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Friday, May 31, 2013

Does Col. 1:19 Prove That Jesus is God? (Fullness)

Concerning Col. 1:19, even certain trinitarians admit that without the word "the", the fullness of God's own being is ambiguous here. Yet the NWT is not the only translation to do this. The very trinitarian KJV; JB; NJB; Douay; NAB (`70); MKJV (Green); Lattimore; and Webster's *ALSO* omit 'the' before 'fullness' in Col. 1:19.

Besides, when Paul says: “God saw good for all fullness to dwell in him” (Col 1:19), this means that all fullness dwells in Christ because it “pleased the Father” (KJ, Dy), because it was “by God’s own choice.” (NE) So the fullness of “divinity” that dwells in Christ is his as a result of a decision made by the Father. Further showing that having such “fullness” does not make Christ the same person as Almighty God is the fact that Paul later speaks of Christ as being “seated at the right hand of God.”—Col 3:1. -

Also, the trinitarian argument that Col. 1:19 proves that Jesus is God overlooks the common understanding of "fulness of ..." and "filled with ..." by those who used those common phrases in New Testament times. For example, the person who became "filled with Holy Spirit" (Eph. 5:18) was greatly influenced by that spirit, but he certainly did not become the Holy Spirit.

And having "the fulness" of someone or something could similarly mean being greatly influenced by that person or thing. The New International Dictionary of New Testament Theology says:

"Just as a person can be full of pain, joy, love, and virtue, he can also be said to be filled with God ..., i.e. possessed and inspired by God." - Vol. 1, p. 734.

Surely we wouldn't expect anyone who is "filled with" God or who receives the "fulness of" God to actually *be* God. Nor would we expect anyone who has the "fulness of" Christ to actually *be* Christ. In fact, it clearly shows that he is NOT the person with whom he is "filled"!

Also see related article:

Col. 2:9 - "Fulness of Deity" (Examining the Trinity) 

Sunday, May 26, 2013

Windows and Kingdom Halls of Jehovah's Witnesses

Some opposers have claimed that all Kingdom Halls of Jehovah's Witnesses do not have windows and insinuate that this is a result of a deliberate design in order to hide nefarious activities. This could not be farther from the truth!

First, the claim that all Kingdom Halls of Jehovah's Witnesses do not have windows is simply not true. While it is true that some Kingdom Halls do not have windows because of cost and for the sake of security, many Kingdom Halls do have windows. Generally, a Kingdom Hall is built without windows in areas which tend toward hate crimes and vandalism against houses of worship.

Also consider: If Jehovah's Witnesses really had so many things to hide, then why do they continually attempt to invite interested persons to attend meetings conducted inside Kingdom Halls? Their book Jehovah's Witnesses—Proclaimers of God's Kingdom correctly notes: "Jehovah's Witnesses are in no sense a secret society. Their Bible-based beliefs are fully explained in publications that are available to anyone. Additionally, they put forth special effort to invite the public to attend meetings to see and hear for themselves what takes place." 

Jehovah's Witnesses invite all interested ones to attend meetings with them at their Kingdom Halls. Just contact your local Kingdom Hall for times.

From the Jehovah's Witnesses Official Media Web Site:

"Have you ever been curious about what goes on inside the houses of worship of Jehovah’s Witnesses?

"You don’t need to make a hole in the wall to find out about our services. All meetings are open to the public, and visitors are welcome.

"Usually a Kingdom Hall is a modest structure that has an auditorium with chairs for the audience, a speaker’s platform, a lectern, a library, and an area where members can request or pick up literature for Bible study.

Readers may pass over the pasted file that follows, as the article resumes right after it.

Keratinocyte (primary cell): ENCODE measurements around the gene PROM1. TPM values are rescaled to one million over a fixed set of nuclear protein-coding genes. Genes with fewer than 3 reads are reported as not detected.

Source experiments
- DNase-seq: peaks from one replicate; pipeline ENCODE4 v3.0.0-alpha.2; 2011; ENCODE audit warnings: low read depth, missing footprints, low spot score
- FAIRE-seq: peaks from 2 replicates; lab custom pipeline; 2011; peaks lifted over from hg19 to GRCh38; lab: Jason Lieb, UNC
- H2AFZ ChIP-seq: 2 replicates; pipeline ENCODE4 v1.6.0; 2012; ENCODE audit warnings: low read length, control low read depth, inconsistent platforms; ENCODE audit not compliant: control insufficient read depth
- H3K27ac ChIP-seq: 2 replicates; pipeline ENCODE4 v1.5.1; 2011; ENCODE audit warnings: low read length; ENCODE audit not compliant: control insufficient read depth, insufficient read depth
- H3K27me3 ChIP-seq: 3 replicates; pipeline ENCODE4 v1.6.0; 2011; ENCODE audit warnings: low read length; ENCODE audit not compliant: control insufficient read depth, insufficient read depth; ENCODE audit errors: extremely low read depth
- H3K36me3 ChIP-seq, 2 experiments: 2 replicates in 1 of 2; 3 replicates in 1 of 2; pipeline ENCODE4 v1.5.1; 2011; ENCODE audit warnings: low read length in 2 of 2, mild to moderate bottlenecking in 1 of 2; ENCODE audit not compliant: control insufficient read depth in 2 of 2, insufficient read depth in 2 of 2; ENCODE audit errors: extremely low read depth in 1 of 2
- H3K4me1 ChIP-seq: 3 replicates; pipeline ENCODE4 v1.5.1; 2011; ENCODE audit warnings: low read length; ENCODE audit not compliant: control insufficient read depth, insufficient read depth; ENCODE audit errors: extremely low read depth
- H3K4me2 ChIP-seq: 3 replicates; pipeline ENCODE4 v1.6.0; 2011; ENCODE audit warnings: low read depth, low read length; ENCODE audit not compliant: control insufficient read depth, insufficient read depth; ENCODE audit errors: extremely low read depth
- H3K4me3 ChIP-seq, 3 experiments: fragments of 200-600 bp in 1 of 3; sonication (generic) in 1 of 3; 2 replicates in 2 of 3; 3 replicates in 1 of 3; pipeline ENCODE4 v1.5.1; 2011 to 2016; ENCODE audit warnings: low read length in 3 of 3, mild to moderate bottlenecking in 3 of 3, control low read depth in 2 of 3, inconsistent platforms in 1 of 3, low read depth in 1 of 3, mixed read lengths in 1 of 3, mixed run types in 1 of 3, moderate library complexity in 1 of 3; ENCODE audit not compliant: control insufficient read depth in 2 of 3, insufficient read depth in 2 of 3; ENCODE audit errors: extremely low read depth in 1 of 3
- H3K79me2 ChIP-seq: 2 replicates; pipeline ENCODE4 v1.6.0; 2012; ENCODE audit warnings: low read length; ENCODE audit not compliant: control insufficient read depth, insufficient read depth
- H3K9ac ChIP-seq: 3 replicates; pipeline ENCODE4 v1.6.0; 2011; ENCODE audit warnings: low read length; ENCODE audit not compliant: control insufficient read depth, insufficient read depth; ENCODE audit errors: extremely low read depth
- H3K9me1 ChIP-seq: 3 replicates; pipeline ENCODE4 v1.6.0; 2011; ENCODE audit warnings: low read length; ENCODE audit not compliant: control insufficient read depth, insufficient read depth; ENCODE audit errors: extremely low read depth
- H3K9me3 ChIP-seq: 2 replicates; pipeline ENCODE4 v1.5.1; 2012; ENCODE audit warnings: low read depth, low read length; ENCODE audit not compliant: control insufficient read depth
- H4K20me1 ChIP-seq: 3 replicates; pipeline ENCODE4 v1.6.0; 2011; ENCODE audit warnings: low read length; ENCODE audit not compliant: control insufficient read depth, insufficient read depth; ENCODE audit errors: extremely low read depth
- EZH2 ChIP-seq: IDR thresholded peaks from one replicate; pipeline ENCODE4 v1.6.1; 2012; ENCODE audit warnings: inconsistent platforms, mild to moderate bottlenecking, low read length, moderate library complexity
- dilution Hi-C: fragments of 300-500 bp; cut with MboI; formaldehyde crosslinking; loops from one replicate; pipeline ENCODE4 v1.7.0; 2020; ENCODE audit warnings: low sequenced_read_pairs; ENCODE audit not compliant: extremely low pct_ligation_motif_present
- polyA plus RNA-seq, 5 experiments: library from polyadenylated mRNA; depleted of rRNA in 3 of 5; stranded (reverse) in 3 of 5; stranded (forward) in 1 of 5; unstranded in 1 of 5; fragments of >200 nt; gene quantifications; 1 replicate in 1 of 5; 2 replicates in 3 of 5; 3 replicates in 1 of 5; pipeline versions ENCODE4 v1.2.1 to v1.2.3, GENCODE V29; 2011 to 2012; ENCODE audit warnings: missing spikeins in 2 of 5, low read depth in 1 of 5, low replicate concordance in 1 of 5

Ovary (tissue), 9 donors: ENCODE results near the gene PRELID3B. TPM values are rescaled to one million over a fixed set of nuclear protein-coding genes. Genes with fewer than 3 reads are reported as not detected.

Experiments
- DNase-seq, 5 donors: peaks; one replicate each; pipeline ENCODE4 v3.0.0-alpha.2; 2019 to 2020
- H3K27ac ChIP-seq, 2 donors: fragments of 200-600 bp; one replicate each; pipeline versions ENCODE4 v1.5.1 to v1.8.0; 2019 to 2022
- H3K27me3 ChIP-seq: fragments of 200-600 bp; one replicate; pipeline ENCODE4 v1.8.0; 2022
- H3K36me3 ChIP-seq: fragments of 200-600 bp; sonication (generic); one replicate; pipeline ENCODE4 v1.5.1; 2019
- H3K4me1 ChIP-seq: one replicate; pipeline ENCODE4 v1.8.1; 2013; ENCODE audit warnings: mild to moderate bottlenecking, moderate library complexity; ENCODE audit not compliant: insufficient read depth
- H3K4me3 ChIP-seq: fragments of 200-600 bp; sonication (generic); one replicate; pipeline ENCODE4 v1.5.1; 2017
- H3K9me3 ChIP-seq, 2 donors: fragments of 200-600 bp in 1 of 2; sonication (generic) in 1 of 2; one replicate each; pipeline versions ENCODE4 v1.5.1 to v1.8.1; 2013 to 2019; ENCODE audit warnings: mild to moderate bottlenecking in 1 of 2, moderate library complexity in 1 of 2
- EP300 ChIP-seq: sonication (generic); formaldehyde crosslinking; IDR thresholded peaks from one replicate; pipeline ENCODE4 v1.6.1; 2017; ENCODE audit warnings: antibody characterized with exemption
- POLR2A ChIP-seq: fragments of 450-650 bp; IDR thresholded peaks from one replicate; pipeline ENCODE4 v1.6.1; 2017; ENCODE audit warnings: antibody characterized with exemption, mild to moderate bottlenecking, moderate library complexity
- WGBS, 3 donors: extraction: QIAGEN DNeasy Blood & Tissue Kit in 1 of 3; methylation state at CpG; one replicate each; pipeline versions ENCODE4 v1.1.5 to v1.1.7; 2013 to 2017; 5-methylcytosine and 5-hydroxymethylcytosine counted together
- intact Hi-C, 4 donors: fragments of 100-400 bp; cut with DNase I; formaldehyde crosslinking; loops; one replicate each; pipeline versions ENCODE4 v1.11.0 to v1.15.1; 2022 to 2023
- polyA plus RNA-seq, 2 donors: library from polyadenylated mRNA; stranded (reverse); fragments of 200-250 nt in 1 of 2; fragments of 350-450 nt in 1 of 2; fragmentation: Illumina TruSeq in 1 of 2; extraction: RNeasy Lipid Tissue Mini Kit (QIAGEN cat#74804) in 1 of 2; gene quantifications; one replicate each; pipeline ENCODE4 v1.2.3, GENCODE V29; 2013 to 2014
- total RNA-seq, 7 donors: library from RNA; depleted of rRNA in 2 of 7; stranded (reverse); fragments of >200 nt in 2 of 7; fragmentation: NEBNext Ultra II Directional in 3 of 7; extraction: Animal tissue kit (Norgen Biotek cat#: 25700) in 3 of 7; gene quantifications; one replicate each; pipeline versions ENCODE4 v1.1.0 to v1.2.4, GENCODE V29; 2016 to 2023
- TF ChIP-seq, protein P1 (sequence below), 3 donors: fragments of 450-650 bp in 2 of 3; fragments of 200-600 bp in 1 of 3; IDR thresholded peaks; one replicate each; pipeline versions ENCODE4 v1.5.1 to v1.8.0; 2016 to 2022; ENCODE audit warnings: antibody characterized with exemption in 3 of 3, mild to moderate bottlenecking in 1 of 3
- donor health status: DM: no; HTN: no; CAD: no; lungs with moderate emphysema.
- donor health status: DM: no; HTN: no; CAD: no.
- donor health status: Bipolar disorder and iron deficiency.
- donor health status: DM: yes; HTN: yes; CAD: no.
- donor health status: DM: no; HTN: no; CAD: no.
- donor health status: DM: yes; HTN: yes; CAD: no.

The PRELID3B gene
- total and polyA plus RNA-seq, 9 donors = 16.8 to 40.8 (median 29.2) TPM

"You won't see religious symbols such as crosses or images in a Kingdom Hall. Why not? We follow the Bible’s command: “Guard yourselves from idols.” So we don’t use religious images in our worship—1 John 5:21.

"We do not pass collection plates or practice tithing. For any who may wish to contribute, small donation boxes are set up near the rear of the auditorium.—2 Corinthians 9:7.

"We usually hold services two times a week, and most of the programs involve audience participation similar to a classroom discussion. Worship starts and ends with prayer, and services normally include singing. All services focus on reading and discussing the Bible and seeing how to apply it in one’s life. Those in attendance—even the very young—are encouraged to read the verses being discussed in their own copy of the Bible." (Read the Full Article.)

For more, see:

Kingdom Hall - Links to Information (Defend Jehovah's Witnesses)

Sunday, May 19, 2013

Why Do Jehovah's Witnesses Generally Meet on Sundays?

Before addressing why the Public Meeting and Watchtower Studies are often held on Sundays, let's first address why Sunday came to be the principal day of worship for much of Christendom and then contrast this with Jehovah's Witnesses' pattern of worship. 

How did Sunday come to be the principal day of worship for much of Christendom?

Nowhere does the Bible say that Christian meetings were to be held on Sunday or any other particular day of the week. So, then, why do many professed Christians observe Sunday as a holy day? The custom of worshipping on Sunday arose after the Bible was completed and a variety of beliefs and traditions not based on the Bible had begun to appear:

“The retention of the old Pagan name of ‘Dies Solis,’ or ‘Sunday,’ for the weekly Christian festival, is, in great measure, owing to the union of Pagan and [so-called] Christian sentiment with which the first day of the week was recommended by Constantine [in an edict in 321 C.E.] to his subjects, Pagan and Christian alike, as the ‘venerable day of the Sun.’ . . . It was his mode of harmonizing the discordant religions of the Empire under one common institution.”—Lectures on the History of the Eastern Church (New York, 1871), A. P. Stanley, p. 291. - rs p. 345-p. 352

So Why Do Jehovah's Witnesses Generally Meet on Sundays?

In all matters of worship, Jehovah’s Witnesses, like the first-century Christians, strive to follow the Bible rather than tradition. The entire pattern for true worship is laid out in detail in the Bible. (Romans 3:4; Colossians 2:8)

So what does the Bible tell us about how first-century Christians worshipped? They regularly met together to pray, read scriptures, listen to talks, and sing songs praising God. (Acts 12:12; Colossians 3:16) At such meetings, Christians received instruction, strengthened their faith, and gave mutual encouragement to one another.—Hebrews 10:24, 25.